His act draws on his Pakistani heritage, and it’s seriously funny and subversive, even when broaching hard topics, like Islamophobia. ‘Sometimes you have to go to dark places to say something meaningful, and that takes skill.’
Find out more about Alchemy
With the most positive attitudes in the world towards gender equality, the Nordic region has long led the way – in 1907 Finland elected the first female members of parliament in world history.
More recently, in 2003 Norway passed a law that all publicly listed companies must have at least 40 per cent of women on their board, a target that was achieved by 2009. It’s no surprise that Iceland, Finland, Norway and Sweden are four of the world’s top five best countries in which to be a woman.
But what is it really like to be a woman in the Nordic countries? What can we learn from them about how to live more equal.
ForWOW festival 2017, we asked two of our Nordic artists and speakers to share their thoughts on women’s lives in the region today.
Hailing from Iceland, Anna Tara acknowledges that as a Nordic woman she has ‘enormous privileges compared to most women in the world’, but there is still much to fight for. A member of the 16-piece female rap group Reykjavíkurdætur (Daughters of Reykjavik) Anna told us about her experience as an Icelandic woman and the importance of feminist lyrics:
How does your music address issues of gender equality in Iceland?
First and foremost by practicing it. That is, making music, performing and everything else that goes with being in a band. Truth is some of the girls in the band are tired of being viewed first as feminists and secondly as musicians. Some of our lyrics are about slut-shaming, sex-positivism, sexual abuse and more but a lot of our lyrics are about something completely different. As time passed we got tired of the double standard of us having to have a ‘meaning’ in our lyrics. We started to want the same freedom as men have to make meaningless lyrics. I personally could talk endlessly about gender equality and I do focus on that in my lyrics but not all of the girls do. Some women want to practice feminism simply by doing while others also want to talk about it, both equally as valid.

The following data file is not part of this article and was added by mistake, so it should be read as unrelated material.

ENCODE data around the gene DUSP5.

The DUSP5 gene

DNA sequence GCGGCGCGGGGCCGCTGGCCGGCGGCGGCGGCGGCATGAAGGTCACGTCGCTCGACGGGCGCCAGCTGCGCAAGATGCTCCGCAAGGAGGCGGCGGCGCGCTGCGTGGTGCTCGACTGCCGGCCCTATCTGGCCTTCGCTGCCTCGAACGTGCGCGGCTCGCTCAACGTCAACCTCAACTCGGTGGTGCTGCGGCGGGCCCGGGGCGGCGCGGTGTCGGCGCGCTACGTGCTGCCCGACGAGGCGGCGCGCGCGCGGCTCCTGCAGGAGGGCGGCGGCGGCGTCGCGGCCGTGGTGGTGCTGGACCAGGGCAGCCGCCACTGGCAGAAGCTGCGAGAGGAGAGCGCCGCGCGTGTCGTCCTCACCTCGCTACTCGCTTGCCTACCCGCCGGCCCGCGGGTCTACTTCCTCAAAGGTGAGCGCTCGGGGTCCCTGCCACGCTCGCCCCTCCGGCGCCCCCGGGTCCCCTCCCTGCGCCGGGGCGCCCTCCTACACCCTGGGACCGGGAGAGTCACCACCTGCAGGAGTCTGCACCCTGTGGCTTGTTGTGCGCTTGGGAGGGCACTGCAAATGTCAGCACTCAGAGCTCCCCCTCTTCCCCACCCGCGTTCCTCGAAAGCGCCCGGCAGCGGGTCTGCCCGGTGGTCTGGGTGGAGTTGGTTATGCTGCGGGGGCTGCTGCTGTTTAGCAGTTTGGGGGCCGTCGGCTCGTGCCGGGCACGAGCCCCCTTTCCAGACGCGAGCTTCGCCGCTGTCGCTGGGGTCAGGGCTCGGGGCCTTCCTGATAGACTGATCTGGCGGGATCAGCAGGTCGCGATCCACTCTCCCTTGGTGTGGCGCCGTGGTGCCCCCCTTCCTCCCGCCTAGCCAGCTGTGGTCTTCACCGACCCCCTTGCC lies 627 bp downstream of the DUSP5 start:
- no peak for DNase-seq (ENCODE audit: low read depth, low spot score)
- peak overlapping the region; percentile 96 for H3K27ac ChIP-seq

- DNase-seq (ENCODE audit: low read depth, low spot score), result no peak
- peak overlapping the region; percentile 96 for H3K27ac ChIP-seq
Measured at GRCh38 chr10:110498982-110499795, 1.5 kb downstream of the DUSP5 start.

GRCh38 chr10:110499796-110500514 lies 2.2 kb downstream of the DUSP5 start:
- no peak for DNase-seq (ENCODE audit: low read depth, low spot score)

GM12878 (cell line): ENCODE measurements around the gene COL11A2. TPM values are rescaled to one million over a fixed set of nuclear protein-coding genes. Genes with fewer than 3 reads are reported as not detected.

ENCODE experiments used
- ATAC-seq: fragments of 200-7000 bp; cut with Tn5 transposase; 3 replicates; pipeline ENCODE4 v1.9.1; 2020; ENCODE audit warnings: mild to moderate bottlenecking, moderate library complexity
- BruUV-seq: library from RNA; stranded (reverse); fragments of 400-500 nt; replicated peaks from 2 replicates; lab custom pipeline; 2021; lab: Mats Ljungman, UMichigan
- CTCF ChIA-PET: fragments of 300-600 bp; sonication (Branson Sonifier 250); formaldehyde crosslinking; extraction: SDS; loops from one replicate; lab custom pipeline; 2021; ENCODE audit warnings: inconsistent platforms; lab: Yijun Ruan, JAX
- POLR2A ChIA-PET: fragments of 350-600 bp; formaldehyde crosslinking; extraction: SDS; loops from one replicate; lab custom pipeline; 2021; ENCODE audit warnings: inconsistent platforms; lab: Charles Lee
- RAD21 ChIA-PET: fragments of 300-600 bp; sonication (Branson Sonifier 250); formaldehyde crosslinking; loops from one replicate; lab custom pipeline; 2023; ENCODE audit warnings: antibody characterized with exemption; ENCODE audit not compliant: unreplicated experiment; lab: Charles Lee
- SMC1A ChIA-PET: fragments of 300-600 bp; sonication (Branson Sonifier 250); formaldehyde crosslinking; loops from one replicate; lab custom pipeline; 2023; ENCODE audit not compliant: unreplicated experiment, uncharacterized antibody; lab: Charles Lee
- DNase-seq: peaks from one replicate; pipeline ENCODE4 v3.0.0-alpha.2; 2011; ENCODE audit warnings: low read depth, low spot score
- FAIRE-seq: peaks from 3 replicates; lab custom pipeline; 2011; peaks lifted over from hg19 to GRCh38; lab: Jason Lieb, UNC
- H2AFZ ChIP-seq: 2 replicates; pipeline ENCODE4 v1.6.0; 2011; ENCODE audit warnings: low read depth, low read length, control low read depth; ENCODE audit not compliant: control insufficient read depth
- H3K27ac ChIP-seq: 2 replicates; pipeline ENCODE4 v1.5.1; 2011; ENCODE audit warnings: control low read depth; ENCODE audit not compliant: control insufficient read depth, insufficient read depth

You've talked about using rap to 'try to be heard' - what are the main factors stifling women's creative voices in Iceland?
It is simple really, freedom. For me personally it makes it easier to live in an unfair world when I can at least have a voice. We rap about everything from simple stuff like how cool we are to more serious topics like sexual abuse. A lot of my own lyrics are about self acceptance as well, I like talking about things that people usually feel ashamed to talk about.
When Finnish journalist Anu Partanen moved to America in 2008, she rapidly realised that there was much she had failed to appreciate about the country in which she was raised. Her book The Nordic Theory of Everything was described by the New York Post as a ‘must-read’ and was selected by O – The Oprah Magazine as one of the best books of 2016. She told us about some of the advantages of being a Nordic woman:
How are women's lives impacted by the Nordic emphasis on equality?
The aim of all Nordic social policies is to support equality of opportunity and independence for every individual. It starts with securing a child’s opportunities regardless of his or her parents’ wealth or abilities, so making sure that all children have access to good health care, education, hobbies, and so on. But this approach certainly reaches into the lives of adults as well, and both women and men benefit from it in many ways.
Free prenatal care for all families ensures safe pregnancy but also educates families on many practical questions as they prepare to welcome a baby. This care and counseling continues after the child is born, and fathers are welcomed to the process as well, so that parenting is not treated as a task for women only. Long, paid parental leave allows parents to be there for their children while also holding onto their jobs and careers. Women take most of this leave but most Nordic countries have carved out special daddy-only months to encourage men to stay home with their kids as well.
Affordable, publicly subsidized, high-quality day care for all children allows both parents to return to work once the parental leaves are over. Free, high-quality public education from kindergarten to Ph.D. ensures that all children have access to educational opportunities, and in the most recent PISA education survey, which compares 15-year-olds in different countries, Finland was the only country where girls performed better at science than boys.